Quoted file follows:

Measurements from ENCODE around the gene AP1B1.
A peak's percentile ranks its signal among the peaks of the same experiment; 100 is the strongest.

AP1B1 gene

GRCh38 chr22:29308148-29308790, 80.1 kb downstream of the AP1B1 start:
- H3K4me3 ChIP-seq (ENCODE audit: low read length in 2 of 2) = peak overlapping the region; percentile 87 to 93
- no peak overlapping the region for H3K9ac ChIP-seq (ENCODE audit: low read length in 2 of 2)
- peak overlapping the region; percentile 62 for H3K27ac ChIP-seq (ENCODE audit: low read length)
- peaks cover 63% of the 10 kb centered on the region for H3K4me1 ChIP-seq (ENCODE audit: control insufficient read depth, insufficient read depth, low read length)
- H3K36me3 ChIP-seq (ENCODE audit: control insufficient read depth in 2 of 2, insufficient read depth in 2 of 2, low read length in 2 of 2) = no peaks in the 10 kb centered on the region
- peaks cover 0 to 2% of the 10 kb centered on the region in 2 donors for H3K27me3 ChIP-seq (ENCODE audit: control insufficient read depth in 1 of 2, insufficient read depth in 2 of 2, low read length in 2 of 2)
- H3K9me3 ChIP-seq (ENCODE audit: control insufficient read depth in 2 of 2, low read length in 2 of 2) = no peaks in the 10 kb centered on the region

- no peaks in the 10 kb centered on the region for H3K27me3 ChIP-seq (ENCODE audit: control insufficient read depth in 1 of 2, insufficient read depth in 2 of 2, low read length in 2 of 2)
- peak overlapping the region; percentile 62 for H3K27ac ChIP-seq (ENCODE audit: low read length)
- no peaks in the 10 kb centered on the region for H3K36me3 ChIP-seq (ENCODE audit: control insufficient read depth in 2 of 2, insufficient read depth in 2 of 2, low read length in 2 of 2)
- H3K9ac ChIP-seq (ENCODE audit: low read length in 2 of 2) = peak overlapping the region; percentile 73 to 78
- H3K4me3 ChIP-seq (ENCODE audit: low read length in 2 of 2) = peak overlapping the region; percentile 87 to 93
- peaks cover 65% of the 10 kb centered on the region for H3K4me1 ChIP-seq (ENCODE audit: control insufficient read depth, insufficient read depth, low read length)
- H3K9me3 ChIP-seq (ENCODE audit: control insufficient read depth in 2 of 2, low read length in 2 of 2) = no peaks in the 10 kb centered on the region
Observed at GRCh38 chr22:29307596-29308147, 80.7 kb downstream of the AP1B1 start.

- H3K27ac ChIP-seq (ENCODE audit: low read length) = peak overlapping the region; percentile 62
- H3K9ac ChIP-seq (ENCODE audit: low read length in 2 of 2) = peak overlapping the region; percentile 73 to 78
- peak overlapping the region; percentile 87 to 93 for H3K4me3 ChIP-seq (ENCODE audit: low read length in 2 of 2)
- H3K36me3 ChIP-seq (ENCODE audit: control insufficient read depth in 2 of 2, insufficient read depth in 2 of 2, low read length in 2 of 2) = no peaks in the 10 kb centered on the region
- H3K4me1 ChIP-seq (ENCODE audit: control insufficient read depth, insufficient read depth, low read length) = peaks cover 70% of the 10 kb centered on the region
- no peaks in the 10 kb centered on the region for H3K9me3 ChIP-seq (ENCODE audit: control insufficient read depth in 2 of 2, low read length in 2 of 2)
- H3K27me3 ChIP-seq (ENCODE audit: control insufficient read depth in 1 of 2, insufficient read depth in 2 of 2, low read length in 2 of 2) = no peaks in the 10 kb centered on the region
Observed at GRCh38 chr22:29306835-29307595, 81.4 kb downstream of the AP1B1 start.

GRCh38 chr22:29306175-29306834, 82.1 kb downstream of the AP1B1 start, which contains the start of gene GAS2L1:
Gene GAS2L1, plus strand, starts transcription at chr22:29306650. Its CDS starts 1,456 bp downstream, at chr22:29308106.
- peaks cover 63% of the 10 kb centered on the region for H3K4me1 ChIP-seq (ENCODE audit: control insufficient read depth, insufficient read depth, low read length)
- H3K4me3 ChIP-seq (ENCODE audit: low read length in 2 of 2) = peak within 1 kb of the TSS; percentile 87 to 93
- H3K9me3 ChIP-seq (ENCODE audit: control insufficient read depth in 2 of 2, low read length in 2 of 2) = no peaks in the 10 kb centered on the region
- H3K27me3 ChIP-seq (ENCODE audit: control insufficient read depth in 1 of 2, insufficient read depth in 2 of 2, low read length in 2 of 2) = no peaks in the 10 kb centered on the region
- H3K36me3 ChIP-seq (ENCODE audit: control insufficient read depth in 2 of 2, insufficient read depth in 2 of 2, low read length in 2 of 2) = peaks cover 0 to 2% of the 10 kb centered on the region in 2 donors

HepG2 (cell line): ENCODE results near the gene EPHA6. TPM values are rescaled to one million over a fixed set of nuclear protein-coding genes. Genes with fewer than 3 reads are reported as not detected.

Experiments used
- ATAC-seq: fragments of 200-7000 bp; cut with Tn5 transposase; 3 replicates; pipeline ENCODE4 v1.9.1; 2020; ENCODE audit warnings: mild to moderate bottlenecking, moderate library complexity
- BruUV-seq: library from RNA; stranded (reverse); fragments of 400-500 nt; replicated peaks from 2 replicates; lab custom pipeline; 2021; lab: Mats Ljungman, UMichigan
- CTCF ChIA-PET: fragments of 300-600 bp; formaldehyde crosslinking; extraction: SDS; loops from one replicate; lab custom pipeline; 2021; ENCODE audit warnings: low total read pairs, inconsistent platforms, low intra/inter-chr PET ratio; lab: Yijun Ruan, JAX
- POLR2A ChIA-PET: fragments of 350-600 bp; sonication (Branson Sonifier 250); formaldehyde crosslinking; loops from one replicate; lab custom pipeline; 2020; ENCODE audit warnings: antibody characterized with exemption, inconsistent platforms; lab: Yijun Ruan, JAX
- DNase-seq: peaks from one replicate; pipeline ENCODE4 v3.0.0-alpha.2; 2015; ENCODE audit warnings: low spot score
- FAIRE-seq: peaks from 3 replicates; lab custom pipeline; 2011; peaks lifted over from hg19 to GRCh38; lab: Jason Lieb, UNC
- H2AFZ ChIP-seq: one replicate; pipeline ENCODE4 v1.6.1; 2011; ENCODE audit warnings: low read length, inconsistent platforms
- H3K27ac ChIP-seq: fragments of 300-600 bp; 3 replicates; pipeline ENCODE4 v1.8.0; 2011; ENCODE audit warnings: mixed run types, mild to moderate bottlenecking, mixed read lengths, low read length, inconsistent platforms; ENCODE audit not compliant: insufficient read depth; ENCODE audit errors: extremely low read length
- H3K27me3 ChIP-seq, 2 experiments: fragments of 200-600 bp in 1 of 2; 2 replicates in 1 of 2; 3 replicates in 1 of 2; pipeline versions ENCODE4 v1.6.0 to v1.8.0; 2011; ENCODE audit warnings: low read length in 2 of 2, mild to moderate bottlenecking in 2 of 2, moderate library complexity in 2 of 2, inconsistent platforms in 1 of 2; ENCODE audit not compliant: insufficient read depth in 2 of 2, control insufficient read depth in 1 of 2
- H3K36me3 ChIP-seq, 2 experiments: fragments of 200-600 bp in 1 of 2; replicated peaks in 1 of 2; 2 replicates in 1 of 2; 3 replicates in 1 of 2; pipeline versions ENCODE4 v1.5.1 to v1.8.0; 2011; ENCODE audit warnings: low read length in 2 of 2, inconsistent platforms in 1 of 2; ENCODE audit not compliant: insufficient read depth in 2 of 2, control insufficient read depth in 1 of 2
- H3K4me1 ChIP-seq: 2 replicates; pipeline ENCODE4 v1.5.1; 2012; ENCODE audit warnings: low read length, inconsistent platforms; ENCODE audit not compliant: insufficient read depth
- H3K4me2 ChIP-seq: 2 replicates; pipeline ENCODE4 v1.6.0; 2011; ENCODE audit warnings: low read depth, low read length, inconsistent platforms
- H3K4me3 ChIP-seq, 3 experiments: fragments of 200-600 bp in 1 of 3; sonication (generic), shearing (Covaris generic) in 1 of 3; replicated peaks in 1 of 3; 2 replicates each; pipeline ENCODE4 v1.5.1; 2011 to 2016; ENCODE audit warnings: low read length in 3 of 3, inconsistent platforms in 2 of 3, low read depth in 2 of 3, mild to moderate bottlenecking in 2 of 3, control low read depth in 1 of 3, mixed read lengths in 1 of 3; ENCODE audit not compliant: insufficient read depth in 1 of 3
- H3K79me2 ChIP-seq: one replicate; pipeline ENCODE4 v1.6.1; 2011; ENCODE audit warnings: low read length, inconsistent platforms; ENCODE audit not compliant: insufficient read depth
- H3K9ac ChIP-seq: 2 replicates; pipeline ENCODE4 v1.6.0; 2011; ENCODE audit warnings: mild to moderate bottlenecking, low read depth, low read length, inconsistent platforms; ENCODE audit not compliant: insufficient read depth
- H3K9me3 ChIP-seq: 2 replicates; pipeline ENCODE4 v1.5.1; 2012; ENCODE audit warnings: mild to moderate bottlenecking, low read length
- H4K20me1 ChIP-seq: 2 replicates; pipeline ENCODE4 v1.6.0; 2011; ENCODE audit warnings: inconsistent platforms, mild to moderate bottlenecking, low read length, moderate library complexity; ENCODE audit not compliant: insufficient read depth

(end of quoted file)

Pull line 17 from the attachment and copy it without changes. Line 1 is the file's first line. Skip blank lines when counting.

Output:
- peaks cover 65% of the 10 kb centered on the region for H3K4me1 ChIP-seq (ENCODE audit: control insufficient read depth, insufficient read depth, low read length)